From the first day of 2019 when eBirders reported an incredible 73 bird species, to the discovery of a Say’s Phoebe (a rare visitor) in late November, Vermont birders scoured fields and fens, mountains and meadows, lakes and lawns to find as many bird species as possible during the 9th annual Vermont eBird County Quest. In the process, they also collected invaluable data for science and conservation.
The annual year-long contest pits county versus county, birder against birder, all engaged in a friendly rivalry for top birding honors. The main idea behind the year-long Quest is simply to get people out birding, promote camaraderie, and better document bird life across the state—using Vermont eBird.
2019 marked the 16th year for Vermont eBird, the first state or provincial portal for eBird. Bird watchers have shared an astounding number of checklists, making Vermont eBird (a project of the Vermont Atlas of Life) the largest citizen science biodiversity project in the state. Nearly 8,825 Vermont eBirders have submitted just under 375,000 complete checklists, representing all 385 species of birds ever reported from Vermont. We’ve added almost 75,000 images, over 4,700 sound recordings, and 10 videos to Vermont checklists, creating an incredible open access resource.
It isn’t just about Vermont. There are now more than 500,000 eBirders worldwide who have contributed sightings from out their windows, on their way to work, or at visits to parks, ponds, and fields. eBirders have collected more than 737 million bird observations, continuing to make eBird the world’s largest biodiversity-related citizen science project.
Science and Conservation
And, of course, eBird isn’t all just for fun. It’s for science and conservation, too. 2019 was a milestone year for eBird, delivering a new era of scientific and conservation applications, innovative new birding tools, and much more. As always, all of this is 100% free of charge to anyone who wishes to use it. Here are some highlights:
- 2019 featured the first annual update of eBird Status and Trends, which now provides status and distribution information for 302 species. Trends and additional species will be coming in the first half of 2020. These results are the culmination of eBird’s initial vision of connecting birders around the world in a way that informs research and conservation. Explore more.
- Researchers published 58 peer-reviewed publications incorporating eBird data this year, bringing the total number of peer-reviewed publications using eBird data to over 300. See all eBird publications here.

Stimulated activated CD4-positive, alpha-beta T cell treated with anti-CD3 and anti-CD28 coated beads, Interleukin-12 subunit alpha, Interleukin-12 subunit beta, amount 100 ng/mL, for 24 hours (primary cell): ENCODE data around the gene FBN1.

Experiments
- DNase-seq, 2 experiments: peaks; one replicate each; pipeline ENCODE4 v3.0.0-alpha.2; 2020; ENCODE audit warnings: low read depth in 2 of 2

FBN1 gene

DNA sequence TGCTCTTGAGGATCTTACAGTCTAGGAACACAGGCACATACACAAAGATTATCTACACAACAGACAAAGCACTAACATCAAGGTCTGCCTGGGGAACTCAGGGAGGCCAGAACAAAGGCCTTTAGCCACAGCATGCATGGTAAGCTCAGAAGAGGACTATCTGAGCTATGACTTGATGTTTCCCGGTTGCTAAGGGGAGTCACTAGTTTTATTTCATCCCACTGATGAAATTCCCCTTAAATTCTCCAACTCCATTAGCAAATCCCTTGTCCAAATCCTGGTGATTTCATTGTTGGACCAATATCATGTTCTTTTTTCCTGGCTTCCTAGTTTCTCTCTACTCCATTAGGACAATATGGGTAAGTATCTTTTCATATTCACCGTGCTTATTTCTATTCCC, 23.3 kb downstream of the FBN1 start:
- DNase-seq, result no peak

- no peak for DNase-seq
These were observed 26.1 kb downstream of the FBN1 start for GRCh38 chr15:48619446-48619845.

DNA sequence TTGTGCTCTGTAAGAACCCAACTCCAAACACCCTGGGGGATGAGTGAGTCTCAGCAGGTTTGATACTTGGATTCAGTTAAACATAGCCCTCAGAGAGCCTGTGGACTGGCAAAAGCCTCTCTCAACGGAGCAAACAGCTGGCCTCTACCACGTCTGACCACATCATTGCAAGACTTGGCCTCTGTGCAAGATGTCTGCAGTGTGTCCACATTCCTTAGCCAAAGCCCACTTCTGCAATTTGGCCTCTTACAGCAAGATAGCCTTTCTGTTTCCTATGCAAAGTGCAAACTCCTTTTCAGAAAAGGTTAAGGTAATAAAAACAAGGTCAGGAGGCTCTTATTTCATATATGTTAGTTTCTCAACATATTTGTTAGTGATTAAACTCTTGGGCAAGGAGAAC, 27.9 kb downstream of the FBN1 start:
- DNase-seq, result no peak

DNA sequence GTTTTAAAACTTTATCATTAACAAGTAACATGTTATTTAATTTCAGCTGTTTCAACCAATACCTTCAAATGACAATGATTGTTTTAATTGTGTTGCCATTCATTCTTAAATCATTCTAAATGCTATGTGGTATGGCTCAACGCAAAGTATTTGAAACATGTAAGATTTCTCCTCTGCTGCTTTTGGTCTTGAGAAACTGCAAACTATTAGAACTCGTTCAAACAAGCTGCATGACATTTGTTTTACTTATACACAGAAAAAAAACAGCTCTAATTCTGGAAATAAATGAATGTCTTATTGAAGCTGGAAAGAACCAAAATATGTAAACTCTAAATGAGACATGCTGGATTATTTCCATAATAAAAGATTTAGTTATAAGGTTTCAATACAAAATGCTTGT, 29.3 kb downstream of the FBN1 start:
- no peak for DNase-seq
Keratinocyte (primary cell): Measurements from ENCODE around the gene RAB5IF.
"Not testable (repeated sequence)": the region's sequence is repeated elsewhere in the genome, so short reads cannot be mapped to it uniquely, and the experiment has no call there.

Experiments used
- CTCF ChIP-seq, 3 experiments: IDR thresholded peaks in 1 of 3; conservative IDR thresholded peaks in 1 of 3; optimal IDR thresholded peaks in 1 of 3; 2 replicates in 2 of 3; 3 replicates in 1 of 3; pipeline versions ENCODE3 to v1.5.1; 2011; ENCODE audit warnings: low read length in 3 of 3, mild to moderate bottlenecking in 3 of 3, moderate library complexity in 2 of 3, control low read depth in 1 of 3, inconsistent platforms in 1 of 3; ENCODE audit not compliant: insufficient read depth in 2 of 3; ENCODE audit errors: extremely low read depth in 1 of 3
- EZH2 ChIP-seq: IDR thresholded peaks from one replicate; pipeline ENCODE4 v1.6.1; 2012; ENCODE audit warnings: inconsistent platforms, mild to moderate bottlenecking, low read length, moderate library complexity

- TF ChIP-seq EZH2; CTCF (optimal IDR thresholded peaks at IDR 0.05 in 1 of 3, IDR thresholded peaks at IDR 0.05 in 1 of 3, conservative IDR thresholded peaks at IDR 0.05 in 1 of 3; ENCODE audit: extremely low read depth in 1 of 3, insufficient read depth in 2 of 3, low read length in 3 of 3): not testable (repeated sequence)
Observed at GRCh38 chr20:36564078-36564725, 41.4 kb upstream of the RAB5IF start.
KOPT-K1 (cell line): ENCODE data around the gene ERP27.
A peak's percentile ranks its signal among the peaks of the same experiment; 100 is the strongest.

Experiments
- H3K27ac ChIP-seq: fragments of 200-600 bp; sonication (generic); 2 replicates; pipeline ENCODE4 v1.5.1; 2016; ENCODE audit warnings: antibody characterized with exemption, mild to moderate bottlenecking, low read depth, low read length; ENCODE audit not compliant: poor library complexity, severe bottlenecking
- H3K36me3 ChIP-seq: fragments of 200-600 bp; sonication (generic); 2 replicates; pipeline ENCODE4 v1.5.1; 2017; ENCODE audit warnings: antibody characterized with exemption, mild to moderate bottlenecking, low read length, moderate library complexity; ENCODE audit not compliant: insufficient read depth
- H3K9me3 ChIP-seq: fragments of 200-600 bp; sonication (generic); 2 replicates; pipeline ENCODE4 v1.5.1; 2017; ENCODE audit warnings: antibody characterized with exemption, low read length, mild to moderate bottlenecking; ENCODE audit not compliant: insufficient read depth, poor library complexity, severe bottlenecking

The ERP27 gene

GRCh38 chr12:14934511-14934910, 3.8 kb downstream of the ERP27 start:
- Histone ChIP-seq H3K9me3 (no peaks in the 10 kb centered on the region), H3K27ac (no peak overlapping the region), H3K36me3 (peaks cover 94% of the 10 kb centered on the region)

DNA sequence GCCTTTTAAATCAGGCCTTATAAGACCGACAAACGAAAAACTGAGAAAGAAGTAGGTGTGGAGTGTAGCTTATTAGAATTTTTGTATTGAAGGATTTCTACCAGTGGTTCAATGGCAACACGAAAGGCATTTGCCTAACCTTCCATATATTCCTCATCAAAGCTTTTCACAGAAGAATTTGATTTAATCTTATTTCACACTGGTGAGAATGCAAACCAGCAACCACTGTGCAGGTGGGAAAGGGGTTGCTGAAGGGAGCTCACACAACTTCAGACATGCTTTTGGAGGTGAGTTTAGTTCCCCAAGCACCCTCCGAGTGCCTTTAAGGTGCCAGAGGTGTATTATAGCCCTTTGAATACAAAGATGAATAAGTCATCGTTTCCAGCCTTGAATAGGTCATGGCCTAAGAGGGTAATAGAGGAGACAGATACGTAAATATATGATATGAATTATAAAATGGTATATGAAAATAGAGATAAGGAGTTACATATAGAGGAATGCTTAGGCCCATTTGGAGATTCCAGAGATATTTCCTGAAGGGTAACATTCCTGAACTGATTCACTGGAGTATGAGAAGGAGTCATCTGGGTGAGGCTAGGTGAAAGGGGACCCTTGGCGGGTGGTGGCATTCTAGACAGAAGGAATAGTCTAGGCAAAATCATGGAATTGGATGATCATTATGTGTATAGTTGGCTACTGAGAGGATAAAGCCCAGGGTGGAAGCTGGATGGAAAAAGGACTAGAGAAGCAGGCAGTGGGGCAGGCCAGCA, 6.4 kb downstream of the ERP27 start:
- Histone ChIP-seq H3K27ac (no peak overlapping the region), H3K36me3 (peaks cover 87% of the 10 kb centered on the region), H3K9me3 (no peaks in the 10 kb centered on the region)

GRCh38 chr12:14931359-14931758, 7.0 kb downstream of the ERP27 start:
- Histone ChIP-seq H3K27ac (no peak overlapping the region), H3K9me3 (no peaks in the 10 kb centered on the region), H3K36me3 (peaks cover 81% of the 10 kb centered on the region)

- eBird data downloads are updated monthly and continue to be a free resource that is accessible via the Data Download page. More than 100,000 people downloaded raw eBird data for analysis and more than 5,200,000 people visited the eBird website in 2019.
Of course, none of this would be possible without people like you sharing your incredible observations with eBird.
Green Mountain eBirders Put Up Huge Numbers in 2019
With 47,186 complete checklists submitted to Vermont eBird, comprising over a half-million records, representing 278 bird species, tallied by over 2,600 Vermont eBirders in 2019, there is no doubt it was another banner year for birders and Vermont eBird.
Vermont eBird County Quest Champions
In 2018, Windsor County came up just one bird short. In 2019, they set out to make sure it didn’t happen again. With 26 birds over par, Windsor County blew the competition away. Congratulations to all the birders who helped the county claim the 2019 Quest Cup. Thanks to some great individual efforts, Orleans County was the runner up with 16.5 birds over par.
The County Cup award is based on a carefully calculated “par” system, recognizing that not all Vermont counties are created equal in terms of avian diversity. Par scores reflect the number of species that a given county should find in a year with consistent birding effort. Each year a particular county wins, five birds are added to their par.
Rich in birders and species, Chittenden County continued its reign with the highest number of bird species found (245). Their perennial rival, Addison County, was second with 243 species.
Individual County Winners